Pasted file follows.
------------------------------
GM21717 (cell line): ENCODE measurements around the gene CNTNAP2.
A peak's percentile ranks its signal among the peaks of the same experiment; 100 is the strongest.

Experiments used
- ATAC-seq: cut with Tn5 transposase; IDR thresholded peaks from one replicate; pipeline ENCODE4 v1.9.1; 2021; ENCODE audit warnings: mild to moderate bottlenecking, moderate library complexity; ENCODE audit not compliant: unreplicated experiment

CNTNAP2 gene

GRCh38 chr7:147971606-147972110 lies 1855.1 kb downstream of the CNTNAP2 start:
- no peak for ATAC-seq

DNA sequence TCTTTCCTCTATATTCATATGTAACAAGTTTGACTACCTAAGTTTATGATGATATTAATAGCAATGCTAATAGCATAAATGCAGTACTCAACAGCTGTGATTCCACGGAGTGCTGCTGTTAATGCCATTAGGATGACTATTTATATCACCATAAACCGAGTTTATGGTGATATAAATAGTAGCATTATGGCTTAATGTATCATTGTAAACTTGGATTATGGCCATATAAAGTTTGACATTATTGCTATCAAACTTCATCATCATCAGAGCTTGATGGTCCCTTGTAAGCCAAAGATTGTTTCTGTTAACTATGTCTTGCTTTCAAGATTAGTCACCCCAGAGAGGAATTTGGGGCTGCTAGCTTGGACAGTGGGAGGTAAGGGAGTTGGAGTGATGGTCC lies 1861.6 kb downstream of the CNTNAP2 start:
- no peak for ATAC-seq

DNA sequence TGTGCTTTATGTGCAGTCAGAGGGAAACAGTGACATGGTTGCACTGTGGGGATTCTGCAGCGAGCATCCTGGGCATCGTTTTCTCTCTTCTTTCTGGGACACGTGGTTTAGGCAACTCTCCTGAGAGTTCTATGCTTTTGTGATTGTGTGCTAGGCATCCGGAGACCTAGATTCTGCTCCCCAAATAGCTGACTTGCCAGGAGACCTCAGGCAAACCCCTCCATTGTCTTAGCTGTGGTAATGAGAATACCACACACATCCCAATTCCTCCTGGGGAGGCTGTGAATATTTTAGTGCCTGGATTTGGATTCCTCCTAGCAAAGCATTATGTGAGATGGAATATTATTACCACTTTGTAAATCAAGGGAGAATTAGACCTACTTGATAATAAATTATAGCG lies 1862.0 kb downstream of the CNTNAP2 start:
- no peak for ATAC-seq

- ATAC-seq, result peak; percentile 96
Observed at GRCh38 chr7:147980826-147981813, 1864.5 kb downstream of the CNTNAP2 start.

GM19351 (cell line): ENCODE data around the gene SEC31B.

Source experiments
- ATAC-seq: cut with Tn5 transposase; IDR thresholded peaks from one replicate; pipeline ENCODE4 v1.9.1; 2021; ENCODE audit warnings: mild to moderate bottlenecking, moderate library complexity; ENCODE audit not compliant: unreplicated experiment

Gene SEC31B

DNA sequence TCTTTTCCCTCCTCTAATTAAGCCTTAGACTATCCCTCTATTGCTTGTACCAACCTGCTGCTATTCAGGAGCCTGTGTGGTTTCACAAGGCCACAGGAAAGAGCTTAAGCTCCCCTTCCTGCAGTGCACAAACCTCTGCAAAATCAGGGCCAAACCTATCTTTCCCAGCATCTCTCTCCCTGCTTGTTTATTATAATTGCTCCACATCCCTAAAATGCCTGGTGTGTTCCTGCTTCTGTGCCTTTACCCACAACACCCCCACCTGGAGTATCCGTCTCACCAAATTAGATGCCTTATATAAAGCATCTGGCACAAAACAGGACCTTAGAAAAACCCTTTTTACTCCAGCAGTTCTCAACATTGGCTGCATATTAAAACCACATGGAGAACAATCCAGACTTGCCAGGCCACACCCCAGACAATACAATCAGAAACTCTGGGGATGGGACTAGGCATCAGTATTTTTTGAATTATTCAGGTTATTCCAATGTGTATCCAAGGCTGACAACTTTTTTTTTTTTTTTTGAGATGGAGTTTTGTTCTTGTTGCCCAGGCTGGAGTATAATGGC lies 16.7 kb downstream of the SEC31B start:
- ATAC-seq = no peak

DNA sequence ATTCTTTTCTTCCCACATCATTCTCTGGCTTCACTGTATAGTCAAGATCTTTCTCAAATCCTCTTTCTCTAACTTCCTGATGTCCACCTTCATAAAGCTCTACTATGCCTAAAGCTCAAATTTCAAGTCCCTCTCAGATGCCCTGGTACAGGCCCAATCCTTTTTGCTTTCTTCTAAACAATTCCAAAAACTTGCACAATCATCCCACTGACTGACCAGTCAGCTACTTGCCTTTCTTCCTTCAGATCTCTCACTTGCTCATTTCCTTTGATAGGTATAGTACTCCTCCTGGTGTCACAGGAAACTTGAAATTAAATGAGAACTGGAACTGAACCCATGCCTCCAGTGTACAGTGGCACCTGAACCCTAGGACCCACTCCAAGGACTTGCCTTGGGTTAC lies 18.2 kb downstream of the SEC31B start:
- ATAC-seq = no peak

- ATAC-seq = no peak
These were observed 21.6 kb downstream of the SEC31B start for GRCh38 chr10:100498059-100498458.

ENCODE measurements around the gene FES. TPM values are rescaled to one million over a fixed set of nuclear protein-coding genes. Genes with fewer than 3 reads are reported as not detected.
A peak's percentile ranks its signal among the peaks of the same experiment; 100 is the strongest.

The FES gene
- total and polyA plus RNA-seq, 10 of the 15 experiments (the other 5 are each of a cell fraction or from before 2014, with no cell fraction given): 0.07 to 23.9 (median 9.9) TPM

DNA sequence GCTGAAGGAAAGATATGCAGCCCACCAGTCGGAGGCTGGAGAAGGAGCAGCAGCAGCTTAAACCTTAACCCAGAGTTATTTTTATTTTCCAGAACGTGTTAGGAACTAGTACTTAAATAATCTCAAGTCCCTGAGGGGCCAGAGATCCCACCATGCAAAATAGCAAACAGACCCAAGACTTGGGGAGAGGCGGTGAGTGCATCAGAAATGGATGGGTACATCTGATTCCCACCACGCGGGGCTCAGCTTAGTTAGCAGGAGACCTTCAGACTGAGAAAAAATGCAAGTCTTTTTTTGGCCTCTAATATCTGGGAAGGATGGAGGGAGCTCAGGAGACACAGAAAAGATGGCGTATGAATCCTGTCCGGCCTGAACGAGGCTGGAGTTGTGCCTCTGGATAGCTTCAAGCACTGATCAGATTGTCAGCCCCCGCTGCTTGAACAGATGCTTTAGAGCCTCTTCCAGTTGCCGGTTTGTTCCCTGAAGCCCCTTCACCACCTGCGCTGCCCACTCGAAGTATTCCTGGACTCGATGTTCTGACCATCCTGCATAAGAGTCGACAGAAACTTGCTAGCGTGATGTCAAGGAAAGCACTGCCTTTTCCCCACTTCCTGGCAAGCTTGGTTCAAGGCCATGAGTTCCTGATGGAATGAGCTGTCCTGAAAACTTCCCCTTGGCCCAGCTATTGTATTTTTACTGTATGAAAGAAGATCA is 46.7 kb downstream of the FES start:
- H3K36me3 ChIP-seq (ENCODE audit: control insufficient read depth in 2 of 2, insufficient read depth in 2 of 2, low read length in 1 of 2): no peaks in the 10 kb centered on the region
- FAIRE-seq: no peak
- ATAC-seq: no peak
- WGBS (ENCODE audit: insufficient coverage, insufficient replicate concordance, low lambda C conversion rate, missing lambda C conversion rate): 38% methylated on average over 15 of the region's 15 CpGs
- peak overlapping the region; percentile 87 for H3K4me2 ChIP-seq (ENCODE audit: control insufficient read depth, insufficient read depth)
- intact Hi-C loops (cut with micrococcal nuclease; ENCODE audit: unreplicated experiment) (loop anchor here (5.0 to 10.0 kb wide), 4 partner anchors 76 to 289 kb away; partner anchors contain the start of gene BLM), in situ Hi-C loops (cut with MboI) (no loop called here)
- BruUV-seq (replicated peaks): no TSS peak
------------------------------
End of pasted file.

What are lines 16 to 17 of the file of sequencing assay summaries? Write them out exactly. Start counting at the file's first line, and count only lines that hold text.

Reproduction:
- ATAC-seq: cut with Tn5 transposase; IDR thresholded peaks from one replicate; pipeline ENCODE4 v1.9.1; 2021; ENCODE audit warnings: mild to moderate bottlenecking, moderate library complexity; ENCODE audit not compliant: unreplicated experiment

Gene SEC31B